[OpenPOWER-HDL-Cores] microwatt tlb

Luke Kenneth Casson Leighton lkcl at lkcl.net
Fri Mar 27 02:15:03 UTC 2020


hi this is for paul mackerras when you see it.

great to know you're working on microwatt. been such a long time, and
really good to encounter you over the virtual coffee chat earlier today.

here's the link to the radix walk doc i was talking about:
https://github.com/power-gem5/gem5/blob/gem5-experimental/src/arch/power/radix_walk_example.txt

it is really good.  implementations also exist in the same codebase, the
easiest way to track them down is via the commit logs in the
gem5-experimental branch.

for libresoc we really really need clear HDL to "track" if you know what i
mean, because some of these algorithms are very timeconsuming to implement
from scratch.

paul, continuing the (brief) discussion somewhat, in a related way, i
really wanted to make you aware of the implications for microwatt of trying
to make it multistage pipelined.

if you look up jon dawson's IEE754 FPU code you find that it is entirely
FSM based.  as such it is superb for fitting in small FPGAs.

over a 6 month period i morphed it from its humble beginnings into an
absolute beast of a flexibly reprogrammable Object Orientated IEEE754 FP
toolkit, capable of 16, 32 or 64 bit (and anything else you care to add),
arbitrary pipeline depth *or* FSM style engines, SIMD capability, *dynamic*
pipelines, the works.  Jacob helped add a fantastic hybrid fpdiv, sqrt
*and* rsqrt engine all in the same pipeline.  it's now well north of 10,000
lines of python code and takes a week to run all the unit tests.

what i learned along the way was that the FSM based systems vs pipeline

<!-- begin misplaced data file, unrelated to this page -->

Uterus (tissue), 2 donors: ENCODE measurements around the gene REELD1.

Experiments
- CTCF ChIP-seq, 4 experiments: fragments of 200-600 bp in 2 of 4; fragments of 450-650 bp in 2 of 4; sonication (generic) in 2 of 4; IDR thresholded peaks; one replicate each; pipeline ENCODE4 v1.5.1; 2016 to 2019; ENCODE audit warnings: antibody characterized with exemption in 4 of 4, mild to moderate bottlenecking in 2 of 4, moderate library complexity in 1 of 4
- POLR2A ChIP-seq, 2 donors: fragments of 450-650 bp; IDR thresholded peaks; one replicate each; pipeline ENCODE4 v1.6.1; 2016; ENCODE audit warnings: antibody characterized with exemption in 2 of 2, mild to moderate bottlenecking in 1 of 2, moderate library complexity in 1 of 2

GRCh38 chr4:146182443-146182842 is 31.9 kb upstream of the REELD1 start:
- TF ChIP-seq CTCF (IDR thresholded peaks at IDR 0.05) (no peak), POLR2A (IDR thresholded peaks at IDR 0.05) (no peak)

systems trade low gate count and simplicity and code readability for speed,
much higher gate count, and, unless *and even* if OO design is used, turn
into the most awful unreadable unmaintainable total trash.

rocketchip unfortunately, for all the compactness and other advantages, is
particularly bad, *because* of the OO (and total lack of code comments).
the OO hierarchy makes it flat-out impossible for anyone but its original
creators to work with.  (something to alert the chiselwatt team on, there,
although from what i have seen, the code comments in chiselwatt are damn
good).

and yet if you even remotely try anything like modern OO programming design
strategies and tecuniques with these 1980s era languages (HDL, Verilog) you
immediately also run into serious difficulties of a different kind, which i
won't go into, right now.

the bottom line is: adding extra pipeline stages to microwatt not only
complicates it and makes it unreadable and unmaintainable, it increases the
number of LUTs required to the pont where you will need to call it "watt"
or "megawatt"

:)

regarding exceptions and traps: for in-order pipelined systems these are a
damn nuisance.

every solution to every problem in an inorder system is:

stall.

that's it.

after learning about the CDC6600, which is a deeply impressive design that
takes literally months to begin to comprehend, i dislike inorder systems
intensely.

the key thing that i learned from Mitch Alsup about how to handle
exceptions is: you *must* prevent the ALU (or whatever) from "committing"
its result until it is GUARANTEED known that the exception will not occur.

that is the absolute core concept of exceptions (aka interrupts), you MUST
achieve, in some fundamental way.